Flex Work: Good for the Employee , Good for the Business

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Mar 22, 2018

The traditional 9-to-5 spent in the confines of the office is becoming less and less common. As the needs of both employees and customers change, employers are now having to become increasingly flexible to accommodate these through the provision of flexible work.

Flexible working is not a one-size fits all term and could mean a variety of things depending on the needs of the business. It may involve allowing employees to work part-time, to work some or all of their hours from home, job share with a colleague, or complete their allocated weekly hours outside the traditional 9-to-5.

As the needs of employees garner more interest, laws are changing when it comes to bosses offering flexible working arrangements.

In the UK, for example, employees who have worked for a company for a continuous period of 26 weeks are now allowed by law to request flexible working arrangements. This is open to all employees, not just those with parental or caring responsibilities. Although employers are not required to grant the request, they must be able to provide reasons why the amended hours or working conditions will not fit with the business needs of the company.

In the US there are currently no such rules, although in certain sectors, particularly those which are tech-based, flexible working is gathering momentum.

The business benefits

Integrating flexible working hours or flextime into your business may seem daunting at first, but handled correctly, it can actually reap rewards for all concerned. In fact it can revolutionise the way you do business.

With the advent of internet shopping, instant chat, and next day delivery, your customers now demand rapid service at all times of the day and night. If you have employees wanting to start their working day earlier, taking advantage of this could allow you to offer a better service to your customers by increasing your operating hours.

Offering flexible working patterns does not mean you are giving your employees free reign to do whatever they want. You can embrace flextime while still setting some boundaries. You may decide your employees do not necessarily need to work 9-to-5, but you would like all employees to be at their desks before 11am, and to leave the office no earlier than 3pm. With increasing childcare costs and an aging population, workers have never been under as much pressure to fit caring duties for children and elderly relatives around their work. Offering your employees this opportunity could make all the difference to them.

Flexible working creates a better work-life balance, reduces stress, and helps make their hours at work more enjoyable. A happy workforce is more productive and more likely to remain loyal to your company.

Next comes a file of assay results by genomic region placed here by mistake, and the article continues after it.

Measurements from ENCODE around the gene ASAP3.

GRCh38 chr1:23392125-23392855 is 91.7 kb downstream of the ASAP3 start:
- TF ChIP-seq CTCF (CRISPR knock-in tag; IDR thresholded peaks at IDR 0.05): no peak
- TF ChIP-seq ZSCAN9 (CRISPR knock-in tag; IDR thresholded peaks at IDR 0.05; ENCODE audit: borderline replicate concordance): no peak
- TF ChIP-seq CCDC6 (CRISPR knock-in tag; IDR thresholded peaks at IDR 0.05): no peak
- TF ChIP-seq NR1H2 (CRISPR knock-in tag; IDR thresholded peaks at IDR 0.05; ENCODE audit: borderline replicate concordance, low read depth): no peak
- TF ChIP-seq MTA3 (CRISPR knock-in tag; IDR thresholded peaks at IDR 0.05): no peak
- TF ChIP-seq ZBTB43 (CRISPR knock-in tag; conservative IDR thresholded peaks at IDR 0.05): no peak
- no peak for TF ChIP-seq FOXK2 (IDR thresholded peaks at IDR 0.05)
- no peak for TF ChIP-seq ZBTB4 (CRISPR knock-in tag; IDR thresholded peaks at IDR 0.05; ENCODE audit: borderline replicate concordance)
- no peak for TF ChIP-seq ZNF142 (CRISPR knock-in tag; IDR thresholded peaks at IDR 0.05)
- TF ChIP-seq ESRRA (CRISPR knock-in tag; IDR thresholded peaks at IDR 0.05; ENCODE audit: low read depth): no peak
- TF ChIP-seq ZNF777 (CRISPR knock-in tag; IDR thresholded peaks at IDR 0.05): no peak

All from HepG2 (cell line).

There are also considerable benefits to you as an employer. A flexible working pattern means your employees can work the hours during which they feel more engaged and in the frame of mind to do their best work. Those who are alert and ready for the day early in the morning can arrive at their desks earlier, while those who don’t kick into action until mid-morning can start later meaning you are getting your employees during their most productive hours.

Furthermore flexible working can also be a major selling point when recruiting for a vacant position which can help you to attract the best talent out there.

Remote working can help culture and collaboration

Flexible working is not just about the hours being worked, it can also be the location. If your company has multiple regional bases, you may wish to consider allowing employees to work across one or more offices. For example, perhaps one day a week you could allow an employee to work at an office closer to their home if possible. Not only does this benefit the employee in terms of reduced commuting time and cost, it can also help reap rewards for the business as a whole.  Employees from different regional offices mingling and working alongside each other can do wonders for fostering relationships across the company helping them view the business as one entity rather than a collection of individual offices. This is not only great for morale, but it can go a long way towards expanding knowledge and developing ideas for the future.

If working at another office is not a possibility, you could consider allowing remote working from home or another alternative location. Remote work can help reduce overhead for your company, and with the advancements in mobile phones, tablets, and widespread wi-fi access, there are more places than ever where your employees can put in the hours.

As with everything, there are potential downsides to this which need to be considered. Although employees can work from almost anywhere and at any time, it is important to ensure they do not feel under pressure to always be available and on call. While work used to finish when you walked out the door, this is no longer the case when we are constantly altered to work emails on our phones and other mobile devices. It has never been easier to stay connected with the office, but this is not always a good thing. Make sure your employees know they can switch off when they have worked their contractual hours.

While the integration of flexible working creates new and exciting opportunities for both employees and employers alike, it is important to ensure it is used as a way of solving issues in the workplace and does not simply move them outside the 9-to-5.